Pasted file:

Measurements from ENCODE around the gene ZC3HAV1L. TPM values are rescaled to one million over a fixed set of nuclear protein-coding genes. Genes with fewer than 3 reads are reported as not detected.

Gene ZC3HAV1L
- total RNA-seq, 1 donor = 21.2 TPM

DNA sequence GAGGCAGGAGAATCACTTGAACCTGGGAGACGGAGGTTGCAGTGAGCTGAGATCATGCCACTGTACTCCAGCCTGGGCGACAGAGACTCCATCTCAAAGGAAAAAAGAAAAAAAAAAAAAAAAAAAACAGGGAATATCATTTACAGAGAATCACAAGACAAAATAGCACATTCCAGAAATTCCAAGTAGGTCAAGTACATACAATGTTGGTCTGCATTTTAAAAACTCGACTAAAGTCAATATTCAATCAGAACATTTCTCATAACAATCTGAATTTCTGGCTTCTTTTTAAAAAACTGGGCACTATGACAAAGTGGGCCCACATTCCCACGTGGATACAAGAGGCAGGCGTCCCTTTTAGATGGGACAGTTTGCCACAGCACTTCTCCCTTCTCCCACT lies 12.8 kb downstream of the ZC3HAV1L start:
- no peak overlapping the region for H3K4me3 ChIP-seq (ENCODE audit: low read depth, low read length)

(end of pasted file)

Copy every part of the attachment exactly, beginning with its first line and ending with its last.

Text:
Measurements from ENCODE around the gene ZC3HAV1L. TPM values are rescaled to one million over a fixed set of nuclear protein-coding genes. Genes with fewer than 3 reads are reported as not detected.

Gene ZC3HAV1L
- total RNA-seq, 1 donor = 21.2 TPM

DNA sequence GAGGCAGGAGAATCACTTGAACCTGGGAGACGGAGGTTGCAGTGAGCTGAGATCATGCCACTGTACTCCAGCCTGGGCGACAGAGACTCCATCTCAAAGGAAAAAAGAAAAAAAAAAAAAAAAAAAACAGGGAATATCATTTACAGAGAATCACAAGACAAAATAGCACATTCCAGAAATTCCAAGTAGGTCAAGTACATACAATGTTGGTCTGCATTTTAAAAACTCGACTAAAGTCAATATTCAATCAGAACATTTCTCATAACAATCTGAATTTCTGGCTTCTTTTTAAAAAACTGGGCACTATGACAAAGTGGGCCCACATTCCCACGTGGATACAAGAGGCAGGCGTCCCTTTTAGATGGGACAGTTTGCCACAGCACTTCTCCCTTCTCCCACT lies 12.8 kb downstream of the ZC3HAV1L start:
- no peak overlapping the region for H3K4me3 ChIP-seq (ENCODE audit: low read depth, low read length)